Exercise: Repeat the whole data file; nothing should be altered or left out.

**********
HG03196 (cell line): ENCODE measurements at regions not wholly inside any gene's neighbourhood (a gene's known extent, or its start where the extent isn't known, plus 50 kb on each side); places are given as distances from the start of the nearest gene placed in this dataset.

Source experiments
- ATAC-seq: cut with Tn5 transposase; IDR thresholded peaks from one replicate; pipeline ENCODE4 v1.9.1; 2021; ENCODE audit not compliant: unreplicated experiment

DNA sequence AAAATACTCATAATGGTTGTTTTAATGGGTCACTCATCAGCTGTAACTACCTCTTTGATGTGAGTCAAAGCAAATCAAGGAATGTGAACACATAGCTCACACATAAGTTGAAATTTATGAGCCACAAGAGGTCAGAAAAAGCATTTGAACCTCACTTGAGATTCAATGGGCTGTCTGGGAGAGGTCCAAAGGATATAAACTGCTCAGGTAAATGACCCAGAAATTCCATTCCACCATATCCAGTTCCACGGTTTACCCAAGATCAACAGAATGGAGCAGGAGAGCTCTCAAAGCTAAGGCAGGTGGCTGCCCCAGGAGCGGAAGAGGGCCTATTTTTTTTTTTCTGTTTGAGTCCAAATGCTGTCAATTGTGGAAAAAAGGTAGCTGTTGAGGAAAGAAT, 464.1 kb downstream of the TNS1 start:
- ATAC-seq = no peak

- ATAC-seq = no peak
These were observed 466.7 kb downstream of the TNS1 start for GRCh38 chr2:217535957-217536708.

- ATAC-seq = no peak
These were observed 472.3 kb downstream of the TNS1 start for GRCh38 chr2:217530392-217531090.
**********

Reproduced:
HG03196 (cell line): ENCODE measurements at regions not wholly inside any gene's neighbourhood (a gene's known extent, or its start where the extent isn't known, plus 50 kb on each side); places are given as distances from the start of the nearest gene placed in this dataset.

Source experiments
- ATAC-seq: cut with Tn5 transposase; IDR thresholded peaks from one replicate; pipeline ENCODE4 v1.9.1; 2021; ENCODE audit not compliant: unreplicated experiment

DNA sequence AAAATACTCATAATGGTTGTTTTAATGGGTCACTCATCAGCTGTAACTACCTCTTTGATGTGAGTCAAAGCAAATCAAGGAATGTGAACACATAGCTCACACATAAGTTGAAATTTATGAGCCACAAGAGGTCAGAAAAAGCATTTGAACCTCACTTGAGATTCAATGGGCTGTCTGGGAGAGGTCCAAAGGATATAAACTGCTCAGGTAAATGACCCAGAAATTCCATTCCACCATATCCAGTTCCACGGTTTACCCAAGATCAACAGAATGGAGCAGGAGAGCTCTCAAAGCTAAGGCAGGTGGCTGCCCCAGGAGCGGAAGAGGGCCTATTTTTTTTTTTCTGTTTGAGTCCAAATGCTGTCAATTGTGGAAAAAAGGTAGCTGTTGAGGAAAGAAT, 464.1 kb downstream of the TNS1 start:
- ATAC-seq = no peak

- ATAC-seq = no peak
These were observed 466.7 kb downstream of the TNS1 start for GRCh38 chr2:217535957-217536708.

- ATAC-seq = no peak
These were observed 472.3 kb downstream of the TNS1 start for GRCh38 chr2:217530392-217531090.